Tag Archives: Lida Calvert Obenchain

The Mothers Club

Every woman that is the Mother of one child or children, should get a pension, it does not make any difference who she is, a Mother is enough.  Soldiers draw a pension, why not a Mother? 

So declared Barren County native Virginia Edmunds in a 1915 letter to her sister.  Foretelling today’s proposals to enact a “Marshall Plan for Moms” struggling with work, childcare and healthcare during the COVID-19 pandemic, she reminds us that over generations, Kentucky women have grappled with what most see as the greatest joy and the greatest challenge of their lives.  They have grumbled and protested, but they have also campaigned, organized, survived and even triumphed in the experience of motherhood.

Take Bowling Green native Lida Calvert Obenchain, married in 1885 and the mother of four children in ten years.  Though fiercely proud and protective of her brood, she despaired at the plight of the “tired, overworked housekeeper”—the all-in-one “cook, scullion, nurse, laundress, charwoman, dining room servant, and chambermaid” tasked with care of the “new baby that is laid in the cradle every two or three years.”  She became a convert to woman suffrage as a way to protect the interests of all such women, and cited with approval an idea of author and reformer Charlotte Perkins Gilman to establish cooperative kitchens to supply families with prepared food and other domestic assistance.  Like Virginia Edmunds, she called for tangible measures to back up the routine paeans her culture offered to motherhood.

Virginia, however, was quick to point out that she would have done it for free.  She had spent “the best part of this life in bringing up a family” and had “not a word to say against it, for it was my duty, and I took pleasure in it.”  On February 12, 1925, a group of Bowling Green women with the same approach organized the Mothers Club to enhance their experience of both the duties and the pleasures of raising children.  They adopted their club constitution with a view to “appreciating the advantages of friendship; believing in mental, spiritual and physical development; and recognizing the value of training our children for future citizens.”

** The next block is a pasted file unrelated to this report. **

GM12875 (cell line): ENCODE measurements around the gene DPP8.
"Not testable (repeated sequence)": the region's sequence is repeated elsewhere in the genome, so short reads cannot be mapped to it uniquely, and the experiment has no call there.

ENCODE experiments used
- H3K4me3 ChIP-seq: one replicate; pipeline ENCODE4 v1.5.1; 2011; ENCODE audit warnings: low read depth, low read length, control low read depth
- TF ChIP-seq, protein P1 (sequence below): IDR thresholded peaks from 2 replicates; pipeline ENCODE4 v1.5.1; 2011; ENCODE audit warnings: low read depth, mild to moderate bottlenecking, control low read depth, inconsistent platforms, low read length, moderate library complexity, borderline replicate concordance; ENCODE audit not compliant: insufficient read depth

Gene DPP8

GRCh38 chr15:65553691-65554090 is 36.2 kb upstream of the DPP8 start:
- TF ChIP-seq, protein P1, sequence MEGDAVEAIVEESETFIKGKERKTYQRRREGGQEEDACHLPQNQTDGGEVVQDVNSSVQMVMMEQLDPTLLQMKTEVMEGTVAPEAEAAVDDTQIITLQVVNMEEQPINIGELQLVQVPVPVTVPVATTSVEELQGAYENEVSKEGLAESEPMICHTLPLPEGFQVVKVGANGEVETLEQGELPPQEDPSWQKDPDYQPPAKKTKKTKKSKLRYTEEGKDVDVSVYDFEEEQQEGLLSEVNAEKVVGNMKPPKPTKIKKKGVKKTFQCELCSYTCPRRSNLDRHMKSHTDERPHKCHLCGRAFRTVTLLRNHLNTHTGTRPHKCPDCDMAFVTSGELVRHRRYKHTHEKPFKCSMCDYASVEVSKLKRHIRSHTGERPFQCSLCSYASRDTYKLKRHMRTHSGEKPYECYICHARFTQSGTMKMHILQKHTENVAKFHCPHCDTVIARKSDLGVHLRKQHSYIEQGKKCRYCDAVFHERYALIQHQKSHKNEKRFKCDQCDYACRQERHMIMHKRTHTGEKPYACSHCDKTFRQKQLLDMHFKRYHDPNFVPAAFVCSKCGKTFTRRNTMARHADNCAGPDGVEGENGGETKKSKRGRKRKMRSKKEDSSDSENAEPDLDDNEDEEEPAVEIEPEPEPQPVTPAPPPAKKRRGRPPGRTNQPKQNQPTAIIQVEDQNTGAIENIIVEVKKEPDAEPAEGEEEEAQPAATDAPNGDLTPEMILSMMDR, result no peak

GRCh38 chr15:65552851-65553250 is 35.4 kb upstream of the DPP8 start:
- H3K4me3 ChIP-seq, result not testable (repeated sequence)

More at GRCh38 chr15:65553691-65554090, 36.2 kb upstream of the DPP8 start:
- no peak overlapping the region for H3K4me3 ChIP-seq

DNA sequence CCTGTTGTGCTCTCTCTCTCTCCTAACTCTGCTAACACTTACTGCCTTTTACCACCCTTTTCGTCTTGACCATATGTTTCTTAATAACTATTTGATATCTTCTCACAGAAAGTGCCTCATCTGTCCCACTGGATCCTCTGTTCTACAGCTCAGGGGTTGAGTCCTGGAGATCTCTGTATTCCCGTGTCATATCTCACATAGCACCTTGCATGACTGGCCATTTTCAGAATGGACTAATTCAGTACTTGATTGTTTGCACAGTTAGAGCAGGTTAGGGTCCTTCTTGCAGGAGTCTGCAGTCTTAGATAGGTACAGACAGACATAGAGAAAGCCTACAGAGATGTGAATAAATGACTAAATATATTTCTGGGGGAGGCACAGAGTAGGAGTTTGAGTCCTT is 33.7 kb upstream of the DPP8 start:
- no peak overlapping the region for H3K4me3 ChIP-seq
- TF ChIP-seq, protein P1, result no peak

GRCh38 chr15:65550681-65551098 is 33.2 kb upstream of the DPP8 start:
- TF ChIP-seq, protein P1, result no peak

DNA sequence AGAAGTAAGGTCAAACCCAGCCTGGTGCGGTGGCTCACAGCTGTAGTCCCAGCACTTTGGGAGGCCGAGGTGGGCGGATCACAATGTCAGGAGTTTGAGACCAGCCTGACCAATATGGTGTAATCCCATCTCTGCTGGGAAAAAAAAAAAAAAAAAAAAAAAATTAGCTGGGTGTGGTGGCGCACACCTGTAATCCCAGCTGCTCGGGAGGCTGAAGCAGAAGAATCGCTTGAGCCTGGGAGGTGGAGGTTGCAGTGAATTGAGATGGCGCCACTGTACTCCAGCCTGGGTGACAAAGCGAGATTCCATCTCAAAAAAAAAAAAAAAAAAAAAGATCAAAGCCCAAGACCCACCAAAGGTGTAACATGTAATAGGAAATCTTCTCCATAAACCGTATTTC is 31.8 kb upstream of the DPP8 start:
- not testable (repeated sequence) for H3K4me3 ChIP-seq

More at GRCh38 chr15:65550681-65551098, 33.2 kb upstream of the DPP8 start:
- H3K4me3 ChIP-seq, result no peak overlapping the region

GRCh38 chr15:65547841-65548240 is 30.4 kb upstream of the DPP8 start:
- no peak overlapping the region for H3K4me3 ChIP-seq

Mothers Club yearbook, 1928-1929

Over its 73-year existence, the Mothers Club fulfilled its mission with programs, social activities, and civic uplift.  Its first year included programming on “Care of Children’s Teeth,” “Food for the Pre-School Child and School Lunches,” “Heredity and Environment,” “Music for Children,” and “Adapting Discipline to Individual Temperament.”  The club, recalled member Ruth Brown Denhardt, was “a very staid organization” when she joined in 1947.  Dressed in their hats, gloves and best dresses, members addressed each other as “Mrs.” and presented programs assigned to them by a committee, not chosen by themselves.  Children and husbands were guests at an annual picnic, and members also conducted a book exchange. 

As their children grew older and social conventions less formal, Mothers Club members turned increasingly to literary and educational pursuits at their meetings.  Through charter memberships and reunions, nevertheless, they maintained the bonds between those who had joined the club as harried young mothers and left it as grandmothers.  Like today, shared understandings in challenging times sustained them.  Harriet Downing, the wife of WKU President Dero Downing, joined the club in 1952 and valued the friendships she made as much as the “many valuable lessons on motherhood” she absorbed from the programs.

Click on the links to access finding aids for these collections about mothers, part of the Manuscripts & Folklife Archives of WKU’s Department of Library Special Collections.  For more collections, search TopSCHOLAR and KenCat.